FUKUOKA, Japan -- U.S. Treasury Secretary Steven Mnuchin said on Saturday that trade talks between America and China are unlikely to make any headway before President Donald Trump and his counterpart Xi Jinping meet later this month.
Speaking in the Japanese city of Fukuoka, where he is attending a meeting of G-20 finance ministers, Mnuchin said he would discuss the trade war with People's Bank of China Gov. Yi Gang one-on-one on Sunday, but cautioned that the meeting would not produce any definitive outcomes.
Specifics, he stressed, will have to wait until Trump and Xi come face to face at the G-20 leaders summit in Osaka on June 28-29.
"President Trump has been very clear," Mnuchin said. "Our objective is to get the right agreement, not just to get an agreement."
The secretary added that if China is serious and wants to pick up where the negotiations broke down a month ago, then the U.S. is ready to talk.
"If they want to come back to the table and have a real agreement, we will be prepared to negotiate," Mnuchin said. "If they want to come back to the table and complete the deal on the terms that we were continuing to negotiate, that would be great. If not, we will continue on our plan" to keep raising tariffs.
Mnuchin insisted "there is no question" that the current impasse is the "result of [China] backtracking on significant commitments."
The secretary is also scheduled to hold a bilateral meeting with Japan's Finance Minister Taro Aso on Sunday but said they would not be discussing trade or currency issues.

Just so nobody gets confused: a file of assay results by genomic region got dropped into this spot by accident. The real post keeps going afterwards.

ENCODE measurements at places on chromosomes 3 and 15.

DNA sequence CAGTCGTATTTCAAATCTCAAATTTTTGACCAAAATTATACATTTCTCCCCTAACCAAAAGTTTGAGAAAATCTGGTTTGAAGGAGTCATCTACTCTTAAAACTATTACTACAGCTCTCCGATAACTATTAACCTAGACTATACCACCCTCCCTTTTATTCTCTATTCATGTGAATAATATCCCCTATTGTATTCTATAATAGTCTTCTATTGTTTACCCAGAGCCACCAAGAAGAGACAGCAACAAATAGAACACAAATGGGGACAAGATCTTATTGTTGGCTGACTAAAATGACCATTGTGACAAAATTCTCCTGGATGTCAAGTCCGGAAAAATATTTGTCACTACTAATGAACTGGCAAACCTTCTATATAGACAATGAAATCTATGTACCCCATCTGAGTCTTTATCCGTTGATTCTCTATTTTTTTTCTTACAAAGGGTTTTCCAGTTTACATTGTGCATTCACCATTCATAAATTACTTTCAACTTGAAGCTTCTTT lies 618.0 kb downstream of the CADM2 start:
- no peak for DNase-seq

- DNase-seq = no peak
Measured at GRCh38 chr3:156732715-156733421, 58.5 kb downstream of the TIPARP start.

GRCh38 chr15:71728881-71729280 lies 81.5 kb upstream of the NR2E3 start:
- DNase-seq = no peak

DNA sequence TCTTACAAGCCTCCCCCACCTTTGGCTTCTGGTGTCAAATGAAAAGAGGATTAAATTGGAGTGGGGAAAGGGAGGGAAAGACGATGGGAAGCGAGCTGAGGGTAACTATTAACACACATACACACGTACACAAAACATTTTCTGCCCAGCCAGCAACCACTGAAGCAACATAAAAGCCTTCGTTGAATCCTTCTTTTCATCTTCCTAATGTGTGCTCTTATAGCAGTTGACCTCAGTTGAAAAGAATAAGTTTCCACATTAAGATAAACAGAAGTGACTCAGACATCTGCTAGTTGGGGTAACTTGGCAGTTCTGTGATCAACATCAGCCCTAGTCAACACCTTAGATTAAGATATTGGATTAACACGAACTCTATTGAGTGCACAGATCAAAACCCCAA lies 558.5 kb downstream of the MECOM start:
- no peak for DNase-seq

On the global economy, the secretary rejected suggestions that the U.S. trade war with China is to blame for slowing momentum, pointing out that there had been signs of trouble before Trump imposed tariffs on Chinese imports.
"Clearly there is a slowdown in Europe, there is a slowdown in China, there is a slowdown in other parts," Mnuchin told reporters, adding that he did not think this was "in any way the result of trade tensions at the moment."
"The strength of the U.S. economy is the bright spot of the world economy right now," Mnuchin said. Lower-than-expected U.S. employment numbers released on Friday are no cause for concern, in his view.
"I wouldn't read too much into any one number," Mnuchin said.
Both the World Bank and the International Monetary Fund downgraded their economic outlooks this week, pointing to the U.S.-China trade tensions as the culprit. The IMF estimated that tariffs imposed as part of the trade war could reduce global gross domestic product by up to 0.5% next year.
Japan's Aso has previously expressed concern about the impact of the trade war on the global economy. And Australian Treasurer Josh Frydenberg told the Nikkei Asian Review in an interview on Friday that "trade tensions globally is something that's weighing on the economic outlook and affecting economic investment."